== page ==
Meet Preservation & Access’ Summer 2023 Interns

August 15, 2023

In the summer of 2023, NEH’s Division of Preservation and Access welcomed four interns from across the United States, each of whom brought fresh perspectives and enthusiasm for the various projects they worked on in the division. Read about their backgrounds and experiences here:

Dana Blatte

Name: Dana Blatte

School, program, and degree: Hamilton College, bachelor’s degree in cultural anthropology and creative writing at Hamilton College

How did you learn about NEH? Over the years, I’ve heard about NEH’s public-facing programs from volunteering and interning at different organizations. Last year, I interned at the Department of State through the Virtual Student Federal Service program, and I realized that similar opportunities existed at NEH. I found the Pathways Internship listing and knew I had to apply for the summer.

What book and podcast are you currently reading and listening to? I'm currently reading A Discovery of Witches by Deborah Harkness. I love all forms of speculative fiction. As always, I've been listening to two of my favorite podcasts, Code Switch and Rough Translation.

How has your experience interning at NEH helped you define or refine your career goals? Interning at NEH has helped me confirm my interest in combining my academic interests of anthropology, world languages, literature, and education, rather than keeping them apart. I love telling stories, and NEH has taught me that I can do that every day by working in the humanities.

Nicole Hernandez

Name: Nicole Hernandez

School, program, and degree: Arizona State University, School of Social Change and Human Evolution, PhD in sociocultural anthropology

How did you learn about NEH? From a friend (Essah Diaz) who interned last summer!

What book are you currently reading? Aloha Compadre: Latinxs in Hawai’i by Rudy P. Guevarra

How has your experience interning at NEH helped you define or refine your career goals? My internship at NEH has been an eye-opening experience, reshaping my career aspirations in ways I never imagined. Before this opportunity, I had never considered the prospect of contributing to the work of our federal government. Meeting individuals working for the government was a novel experience, dispelling my doubts about fitting in or being of the caliber of seasoned civil servants that I have had the honor of working with this summer. Moreover, I gained a profound understanding of the significance of federal agencies like NEH and their role in shaping scholarship and cultural institutions nationwide.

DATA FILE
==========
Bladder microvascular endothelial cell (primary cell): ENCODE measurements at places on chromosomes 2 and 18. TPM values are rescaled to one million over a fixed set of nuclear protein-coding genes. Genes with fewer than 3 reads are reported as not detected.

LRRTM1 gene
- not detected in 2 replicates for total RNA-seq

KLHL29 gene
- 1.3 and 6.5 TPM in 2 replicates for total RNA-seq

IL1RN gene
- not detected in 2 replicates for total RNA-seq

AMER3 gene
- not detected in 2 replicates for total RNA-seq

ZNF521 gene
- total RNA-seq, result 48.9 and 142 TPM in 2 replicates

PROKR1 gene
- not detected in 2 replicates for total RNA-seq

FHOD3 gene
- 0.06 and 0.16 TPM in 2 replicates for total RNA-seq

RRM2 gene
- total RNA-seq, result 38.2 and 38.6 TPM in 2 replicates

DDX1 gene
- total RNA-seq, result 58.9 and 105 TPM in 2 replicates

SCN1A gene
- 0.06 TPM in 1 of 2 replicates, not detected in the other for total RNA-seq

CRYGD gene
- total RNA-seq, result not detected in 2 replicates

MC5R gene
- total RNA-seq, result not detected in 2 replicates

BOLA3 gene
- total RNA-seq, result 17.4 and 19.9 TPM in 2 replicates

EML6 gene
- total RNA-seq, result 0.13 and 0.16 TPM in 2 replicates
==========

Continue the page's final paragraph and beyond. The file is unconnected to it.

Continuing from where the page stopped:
Working in a philanthropic agency also revolutionized my perception of social impact and gave me the language to comprehend this vital aspect within the humanities and academic fields. The newfound knowledge about federal grants has already enabled me to make a difference by sharing it with several small institutions I had collaborated with in the past. I believe this internship will not only benefit me personally but also contribute positively to my community. I am truly grateful to NEH for this transformative experience.

Adina Olbrys

Name: Adina Olbrys

School, program, and degree: University at Buffalo, master’s degree in critical museum studies

How did you learn about NEH? I found this opportunity on LinkedIn while I was searching for internship opportunities this summer. I didn't know that much about NEH, but I did more research on it and decided to apply!

What book are you currently reading? I am currently re-reading the series The Belgariad by one of my favorite authors, David Eddings, and am reading the third book, Magician's Gambit. It is one of my all-time favorite series, and I am an avid fantasy reader.

How has your experience interning at NEH helped you define or refine your career goals? My experience at NEH has helped me refine my career goals by helping me understand how widespread job opportunities are in the humanities. I have realized that I enjoy doing work that helps to better fund humanities institutions around the country. It is also so interesting to learn about all the different institutions that are out there!

Clint Gregory

Name: Clint Gregory

School, program, and degree: Liberty University, Department of History, PhD candidate studying the intersectionality between the U.S. policy on compulsory sterilization during the twentieth century that targeted Indigenous women and girls, and genocide, as defined by the 1948 U.N. Convention on the Prevention and Punishment of the Crime of Genocide

How did you learn about NEH? I learned about NEH through my master’s program, when I ventured for the first time into the world of grant proposals and grant writing.

What book are you currently reading? Destiny of the Republic: A Tale of Madness, Medicine, and the Murder of a President by Candice Millard, which looks at the mysterious circumstances around the death of President James A. Garfield.

What podcast are you currently listening to? Stolen: Surviving St. Michael’s, an investigative podcast chronicling the physical and sexual abuse of Indigenous children within the confines of a residential school.

How has your experience interning at NEH helped you define or refine your career goals: Being able to intern for NEH this summer has really helped to broaden my understanding with respect to some of the career opportunities available to students with degrees in history beyond teaching and going to law school.